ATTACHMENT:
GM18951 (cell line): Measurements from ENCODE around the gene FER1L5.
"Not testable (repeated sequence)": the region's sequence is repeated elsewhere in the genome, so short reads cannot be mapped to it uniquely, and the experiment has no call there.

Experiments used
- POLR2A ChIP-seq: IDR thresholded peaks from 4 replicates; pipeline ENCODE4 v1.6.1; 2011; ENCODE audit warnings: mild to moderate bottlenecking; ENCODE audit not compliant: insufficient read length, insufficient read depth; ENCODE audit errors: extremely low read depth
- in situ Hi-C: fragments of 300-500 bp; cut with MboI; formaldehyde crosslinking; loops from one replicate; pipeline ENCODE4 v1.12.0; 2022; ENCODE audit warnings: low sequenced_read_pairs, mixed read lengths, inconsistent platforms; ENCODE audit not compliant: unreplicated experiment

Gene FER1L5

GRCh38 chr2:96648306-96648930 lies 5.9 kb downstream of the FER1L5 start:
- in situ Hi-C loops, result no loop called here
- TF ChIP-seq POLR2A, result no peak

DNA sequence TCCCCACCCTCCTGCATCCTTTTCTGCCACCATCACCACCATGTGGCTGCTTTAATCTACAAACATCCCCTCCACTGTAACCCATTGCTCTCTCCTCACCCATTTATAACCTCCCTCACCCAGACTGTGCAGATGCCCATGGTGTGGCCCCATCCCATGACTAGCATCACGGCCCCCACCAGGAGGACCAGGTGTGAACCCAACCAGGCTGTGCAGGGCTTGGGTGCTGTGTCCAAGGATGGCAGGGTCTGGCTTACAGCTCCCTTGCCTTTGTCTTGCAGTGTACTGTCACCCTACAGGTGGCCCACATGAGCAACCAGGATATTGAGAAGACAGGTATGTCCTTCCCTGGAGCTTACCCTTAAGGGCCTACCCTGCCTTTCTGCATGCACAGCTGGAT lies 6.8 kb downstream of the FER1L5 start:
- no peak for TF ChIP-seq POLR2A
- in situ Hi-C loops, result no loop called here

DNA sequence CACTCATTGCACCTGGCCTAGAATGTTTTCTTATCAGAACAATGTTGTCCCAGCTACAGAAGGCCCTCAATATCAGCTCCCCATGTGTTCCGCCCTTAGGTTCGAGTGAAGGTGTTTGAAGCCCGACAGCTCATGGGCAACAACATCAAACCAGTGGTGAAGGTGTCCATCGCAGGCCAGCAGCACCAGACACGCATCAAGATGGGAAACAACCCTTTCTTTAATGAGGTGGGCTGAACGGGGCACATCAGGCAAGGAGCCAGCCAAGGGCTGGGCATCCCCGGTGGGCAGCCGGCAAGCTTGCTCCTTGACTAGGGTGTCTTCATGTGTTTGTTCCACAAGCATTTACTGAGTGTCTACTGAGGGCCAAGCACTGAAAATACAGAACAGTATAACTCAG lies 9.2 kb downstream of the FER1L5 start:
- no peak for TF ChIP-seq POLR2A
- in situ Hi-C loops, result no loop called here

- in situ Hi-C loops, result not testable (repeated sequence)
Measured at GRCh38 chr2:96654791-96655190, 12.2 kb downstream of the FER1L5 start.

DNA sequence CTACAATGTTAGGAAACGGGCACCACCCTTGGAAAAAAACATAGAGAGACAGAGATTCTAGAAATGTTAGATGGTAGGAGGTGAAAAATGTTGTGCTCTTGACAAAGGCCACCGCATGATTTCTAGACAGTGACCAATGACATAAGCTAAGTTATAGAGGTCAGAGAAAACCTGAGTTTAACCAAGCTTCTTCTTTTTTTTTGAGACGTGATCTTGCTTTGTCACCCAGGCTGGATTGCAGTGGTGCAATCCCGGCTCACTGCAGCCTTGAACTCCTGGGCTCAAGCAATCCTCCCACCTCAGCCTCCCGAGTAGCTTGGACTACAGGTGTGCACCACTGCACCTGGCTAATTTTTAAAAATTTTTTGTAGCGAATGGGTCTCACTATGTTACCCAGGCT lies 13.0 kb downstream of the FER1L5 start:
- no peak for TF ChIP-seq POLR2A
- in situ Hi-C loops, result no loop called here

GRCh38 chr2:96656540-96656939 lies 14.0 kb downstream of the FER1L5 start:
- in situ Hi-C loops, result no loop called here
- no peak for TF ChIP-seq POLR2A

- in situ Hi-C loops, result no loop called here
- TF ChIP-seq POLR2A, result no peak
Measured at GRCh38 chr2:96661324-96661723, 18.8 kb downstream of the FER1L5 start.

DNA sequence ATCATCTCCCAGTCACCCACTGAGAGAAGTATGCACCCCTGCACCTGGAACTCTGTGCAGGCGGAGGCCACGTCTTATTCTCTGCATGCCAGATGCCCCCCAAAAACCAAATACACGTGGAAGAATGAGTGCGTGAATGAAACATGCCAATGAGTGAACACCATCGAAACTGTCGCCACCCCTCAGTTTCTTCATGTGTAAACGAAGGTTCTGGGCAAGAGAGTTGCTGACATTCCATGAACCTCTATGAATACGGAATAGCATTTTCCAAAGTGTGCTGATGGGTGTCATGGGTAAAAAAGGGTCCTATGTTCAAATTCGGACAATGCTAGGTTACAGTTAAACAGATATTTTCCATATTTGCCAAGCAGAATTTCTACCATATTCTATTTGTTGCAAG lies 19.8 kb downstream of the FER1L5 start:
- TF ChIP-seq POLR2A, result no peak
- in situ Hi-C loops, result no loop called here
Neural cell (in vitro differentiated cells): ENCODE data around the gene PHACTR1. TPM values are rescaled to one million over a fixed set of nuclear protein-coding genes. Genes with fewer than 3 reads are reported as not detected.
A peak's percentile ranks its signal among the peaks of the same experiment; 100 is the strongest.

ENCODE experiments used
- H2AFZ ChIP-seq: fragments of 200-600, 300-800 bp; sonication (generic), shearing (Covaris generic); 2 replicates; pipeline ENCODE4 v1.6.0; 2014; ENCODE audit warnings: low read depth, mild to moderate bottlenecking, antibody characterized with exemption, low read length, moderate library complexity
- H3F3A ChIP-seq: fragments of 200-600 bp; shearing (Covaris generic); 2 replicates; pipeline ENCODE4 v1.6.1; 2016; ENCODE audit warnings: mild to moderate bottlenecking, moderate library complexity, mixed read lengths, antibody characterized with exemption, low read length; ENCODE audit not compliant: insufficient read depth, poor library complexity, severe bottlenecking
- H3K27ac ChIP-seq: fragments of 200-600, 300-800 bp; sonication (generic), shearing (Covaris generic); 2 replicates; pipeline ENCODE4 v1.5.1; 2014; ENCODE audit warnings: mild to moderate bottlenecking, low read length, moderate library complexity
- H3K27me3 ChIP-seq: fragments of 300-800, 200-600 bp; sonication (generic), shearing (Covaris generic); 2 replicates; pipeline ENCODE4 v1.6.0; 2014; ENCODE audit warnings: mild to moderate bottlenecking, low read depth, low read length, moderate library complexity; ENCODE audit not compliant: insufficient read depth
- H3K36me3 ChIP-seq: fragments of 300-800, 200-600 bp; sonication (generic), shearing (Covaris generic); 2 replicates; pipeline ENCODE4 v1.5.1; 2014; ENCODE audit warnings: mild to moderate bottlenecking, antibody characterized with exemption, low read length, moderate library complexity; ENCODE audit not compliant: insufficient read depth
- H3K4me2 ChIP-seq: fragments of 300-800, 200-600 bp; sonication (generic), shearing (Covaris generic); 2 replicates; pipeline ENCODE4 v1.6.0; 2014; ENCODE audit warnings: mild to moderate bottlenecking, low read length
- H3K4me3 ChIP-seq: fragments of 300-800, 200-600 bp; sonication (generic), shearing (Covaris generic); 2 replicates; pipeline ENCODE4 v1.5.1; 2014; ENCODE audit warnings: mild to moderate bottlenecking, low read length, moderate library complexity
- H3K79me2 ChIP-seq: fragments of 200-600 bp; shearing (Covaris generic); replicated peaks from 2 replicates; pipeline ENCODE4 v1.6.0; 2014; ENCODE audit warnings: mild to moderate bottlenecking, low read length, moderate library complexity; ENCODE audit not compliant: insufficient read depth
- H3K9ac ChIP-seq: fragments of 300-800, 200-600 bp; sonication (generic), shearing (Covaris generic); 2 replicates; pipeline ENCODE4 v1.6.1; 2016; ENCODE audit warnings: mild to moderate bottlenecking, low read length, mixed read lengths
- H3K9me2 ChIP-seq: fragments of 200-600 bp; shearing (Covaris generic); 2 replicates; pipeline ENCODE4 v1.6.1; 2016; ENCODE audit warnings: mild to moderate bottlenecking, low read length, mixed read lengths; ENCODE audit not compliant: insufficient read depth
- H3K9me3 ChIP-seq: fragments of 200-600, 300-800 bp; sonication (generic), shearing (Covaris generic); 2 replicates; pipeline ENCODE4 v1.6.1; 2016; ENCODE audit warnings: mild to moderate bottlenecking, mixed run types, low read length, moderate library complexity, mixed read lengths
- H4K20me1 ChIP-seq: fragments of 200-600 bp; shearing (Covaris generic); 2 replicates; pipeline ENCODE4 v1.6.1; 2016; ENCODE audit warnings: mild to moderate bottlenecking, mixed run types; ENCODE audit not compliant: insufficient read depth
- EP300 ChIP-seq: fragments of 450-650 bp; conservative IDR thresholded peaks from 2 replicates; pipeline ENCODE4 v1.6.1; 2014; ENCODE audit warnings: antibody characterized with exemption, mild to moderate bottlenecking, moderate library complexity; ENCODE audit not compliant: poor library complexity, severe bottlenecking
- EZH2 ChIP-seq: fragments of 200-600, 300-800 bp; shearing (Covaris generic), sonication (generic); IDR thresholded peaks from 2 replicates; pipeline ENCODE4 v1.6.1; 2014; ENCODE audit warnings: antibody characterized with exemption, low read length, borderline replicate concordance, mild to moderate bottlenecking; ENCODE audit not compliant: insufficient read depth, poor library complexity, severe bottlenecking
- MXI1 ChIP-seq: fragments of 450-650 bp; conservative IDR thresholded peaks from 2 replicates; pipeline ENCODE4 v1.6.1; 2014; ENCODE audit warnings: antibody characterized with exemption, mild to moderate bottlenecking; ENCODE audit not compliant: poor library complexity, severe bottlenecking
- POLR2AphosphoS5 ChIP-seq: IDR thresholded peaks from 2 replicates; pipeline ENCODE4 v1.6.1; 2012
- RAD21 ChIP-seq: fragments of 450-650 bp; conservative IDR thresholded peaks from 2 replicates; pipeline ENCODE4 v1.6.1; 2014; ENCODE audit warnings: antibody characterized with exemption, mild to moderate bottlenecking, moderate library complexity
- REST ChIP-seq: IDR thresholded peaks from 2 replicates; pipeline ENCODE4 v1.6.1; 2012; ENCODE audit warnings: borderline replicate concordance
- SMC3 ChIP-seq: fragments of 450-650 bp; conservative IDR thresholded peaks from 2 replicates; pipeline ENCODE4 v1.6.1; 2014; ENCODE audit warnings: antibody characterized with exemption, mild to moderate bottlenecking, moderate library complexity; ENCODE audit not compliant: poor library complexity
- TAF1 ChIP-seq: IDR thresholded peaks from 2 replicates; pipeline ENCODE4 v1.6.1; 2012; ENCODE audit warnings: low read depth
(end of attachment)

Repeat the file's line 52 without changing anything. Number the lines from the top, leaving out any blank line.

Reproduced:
- TAF1 ChIP-seq: IDR thresholded peaks from 2 replicates; pipeline ENCODE4 v1.6.1; 2012; ENCODE audit warnings: low read depth